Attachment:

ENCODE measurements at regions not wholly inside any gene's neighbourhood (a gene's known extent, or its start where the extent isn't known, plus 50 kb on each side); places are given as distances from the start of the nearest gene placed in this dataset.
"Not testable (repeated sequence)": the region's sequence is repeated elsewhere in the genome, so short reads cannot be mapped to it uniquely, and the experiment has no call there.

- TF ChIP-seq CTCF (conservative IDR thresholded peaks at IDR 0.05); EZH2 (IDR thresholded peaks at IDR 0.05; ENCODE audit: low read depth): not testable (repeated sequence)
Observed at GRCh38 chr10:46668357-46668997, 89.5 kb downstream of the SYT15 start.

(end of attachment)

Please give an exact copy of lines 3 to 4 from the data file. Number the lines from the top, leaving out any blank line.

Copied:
- TF ChIP-seq CTCF (conservative IDR thresholded peaks at IDR 0.05); EZH2 (IDR thresholded peaks at IDR 0.05; ENCODE audit: low read depth): not testable (repeated sequence)
Observed at GRCh38 chr10:46668357-46668997, 89.5 kb downstream of the SYT15 start.